Because vectors are also points in n-dimensional spaces, we can think about the relative positions in those spaces as semantic relationships. **The closer the embedding vectors are, the more similar the data points are.** In the case of image embeddings, images of dogs would be very close to each other, quite close to images of foxes but far away from images of spaceships. The same applies to text embeddings.

By “closer” we don’t necessarily mean the lowest euclidian distance but rather the closest angle, measured by cosine similarity. The reason for that is that in high-dimensional space the distances or the magnitudes of vectors become much less informative. The actual semantic differences are encoded in the angles, or directions of vectors. The magnitudes may also contain useful information such as the emphasis or frequency, but they’re harder to use due to "the curse of dimensionality" - a set of phenomena resulting from increasing the number of dimensions like rapid increase in space volume.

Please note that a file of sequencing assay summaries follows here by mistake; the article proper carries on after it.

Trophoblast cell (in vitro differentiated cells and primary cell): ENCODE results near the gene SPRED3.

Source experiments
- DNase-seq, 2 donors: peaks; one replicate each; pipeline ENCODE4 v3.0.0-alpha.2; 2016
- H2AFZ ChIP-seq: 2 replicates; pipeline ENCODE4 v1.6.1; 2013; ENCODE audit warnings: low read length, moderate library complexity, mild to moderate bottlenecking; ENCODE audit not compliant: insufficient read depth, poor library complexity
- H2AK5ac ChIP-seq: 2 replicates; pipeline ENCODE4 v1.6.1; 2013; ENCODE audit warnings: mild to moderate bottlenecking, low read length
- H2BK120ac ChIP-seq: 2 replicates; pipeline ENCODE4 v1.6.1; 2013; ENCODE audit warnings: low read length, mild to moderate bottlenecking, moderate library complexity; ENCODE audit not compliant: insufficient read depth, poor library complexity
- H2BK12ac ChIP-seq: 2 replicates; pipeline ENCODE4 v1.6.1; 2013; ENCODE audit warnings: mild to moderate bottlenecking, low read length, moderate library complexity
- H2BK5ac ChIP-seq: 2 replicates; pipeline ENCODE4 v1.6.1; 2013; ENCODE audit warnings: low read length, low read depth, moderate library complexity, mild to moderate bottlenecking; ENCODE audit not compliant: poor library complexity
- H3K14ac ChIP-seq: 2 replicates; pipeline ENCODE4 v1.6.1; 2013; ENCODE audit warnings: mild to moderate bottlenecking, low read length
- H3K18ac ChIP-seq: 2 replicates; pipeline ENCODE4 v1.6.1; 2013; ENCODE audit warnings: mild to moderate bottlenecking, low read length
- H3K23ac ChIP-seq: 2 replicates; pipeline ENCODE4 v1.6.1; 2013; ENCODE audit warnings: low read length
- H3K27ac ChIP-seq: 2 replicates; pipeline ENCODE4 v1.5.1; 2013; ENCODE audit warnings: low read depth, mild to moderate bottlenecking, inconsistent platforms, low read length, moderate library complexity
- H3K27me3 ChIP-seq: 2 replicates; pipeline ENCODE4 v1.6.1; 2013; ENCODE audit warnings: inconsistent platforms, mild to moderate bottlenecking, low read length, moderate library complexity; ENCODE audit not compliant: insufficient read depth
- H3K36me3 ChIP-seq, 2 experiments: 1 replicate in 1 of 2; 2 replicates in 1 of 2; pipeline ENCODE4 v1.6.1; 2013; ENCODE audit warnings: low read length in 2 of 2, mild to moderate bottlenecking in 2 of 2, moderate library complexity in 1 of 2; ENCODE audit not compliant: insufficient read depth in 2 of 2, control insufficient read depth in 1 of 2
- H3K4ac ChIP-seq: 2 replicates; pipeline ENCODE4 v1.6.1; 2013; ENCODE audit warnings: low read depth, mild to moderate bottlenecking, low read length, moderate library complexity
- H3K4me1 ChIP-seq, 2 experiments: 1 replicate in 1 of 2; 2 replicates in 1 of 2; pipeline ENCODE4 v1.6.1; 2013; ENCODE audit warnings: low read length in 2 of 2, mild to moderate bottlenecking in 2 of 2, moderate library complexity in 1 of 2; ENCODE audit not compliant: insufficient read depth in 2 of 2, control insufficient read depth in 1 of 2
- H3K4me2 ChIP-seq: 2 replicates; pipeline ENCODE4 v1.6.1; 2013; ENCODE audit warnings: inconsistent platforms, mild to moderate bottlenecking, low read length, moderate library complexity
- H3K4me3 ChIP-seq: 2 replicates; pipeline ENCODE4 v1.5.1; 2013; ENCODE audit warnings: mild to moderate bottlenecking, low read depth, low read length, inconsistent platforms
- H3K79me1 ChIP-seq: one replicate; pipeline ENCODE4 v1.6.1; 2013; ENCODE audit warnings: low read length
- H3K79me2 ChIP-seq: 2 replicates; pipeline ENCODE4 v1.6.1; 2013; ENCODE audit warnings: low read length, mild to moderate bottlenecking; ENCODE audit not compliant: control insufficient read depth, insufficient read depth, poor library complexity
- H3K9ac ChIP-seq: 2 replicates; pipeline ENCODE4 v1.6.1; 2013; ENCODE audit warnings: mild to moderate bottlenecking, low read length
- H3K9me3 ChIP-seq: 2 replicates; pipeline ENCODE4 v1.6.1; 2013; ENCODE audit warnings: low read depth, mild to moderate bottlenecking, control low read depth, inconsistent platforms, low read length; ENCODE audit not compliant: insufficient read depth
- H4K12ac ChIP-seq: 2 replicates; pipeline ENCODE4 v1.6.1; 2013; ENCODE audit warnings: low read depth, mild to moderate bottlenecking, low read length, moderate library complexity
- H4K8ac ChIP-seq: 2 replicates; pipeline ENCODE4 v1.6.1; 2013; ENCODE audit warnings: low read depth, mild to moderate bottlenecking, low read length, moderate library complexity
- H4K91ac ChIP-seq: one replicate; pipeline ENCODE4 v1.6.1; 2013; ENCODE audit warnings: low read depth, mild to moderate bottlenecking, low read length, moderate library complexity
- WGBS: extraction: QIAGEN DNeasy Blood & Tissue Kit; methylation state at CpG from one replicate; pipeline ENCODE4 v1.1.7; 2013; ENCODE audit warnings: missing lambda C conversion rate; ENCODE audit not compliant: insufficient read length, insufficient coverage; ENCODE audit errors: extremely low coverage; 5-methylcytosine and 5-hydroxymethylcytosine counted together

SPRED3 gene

While all this is true of the types of embeddings we talk about (and care about) in this series, in reality not all embedding methods encode semantic information about the original. What is encoded in the embedding values, and what are the relationships between datapoints depend on the specific training process of the embedding model and its purpose. You can easily imagine an embedding calculated from an image that captures some aspects of color palette, or an audio embedding that encodes its atmosphere instead of semantic contents etc.

As mentioned earlier, we calculate embeddings like this with the help of a neural network. There are many models that can do this from simple and small models you can run on your computer to large, multi-language, commercially available models like OpenAI's ADA. In our case, for the simplicity of use, and to get the best performance possible we’ve decided to use the latter. Below is a fragment of text embedding of our fox text calculated using OpenAI's ADA embeddings model. The particular version of the ADA model we’ve used creates 1.5k-long vectors:

0.0035436812 | 0.0083188545 | -0.014174725 | … | -0.031340215 | 0.018409548 | -0.041342948 |
---|

A long vector like this is not terribly useful for us by itself. We can’t really “read” any interesting information from it nor we can determine if it’s about foxes just by looking at it. However, we can use the relationships between embeddings of different texts to our advantage, for example, to find foxes or to implement efficient semantic search. But this is a topic for the next article.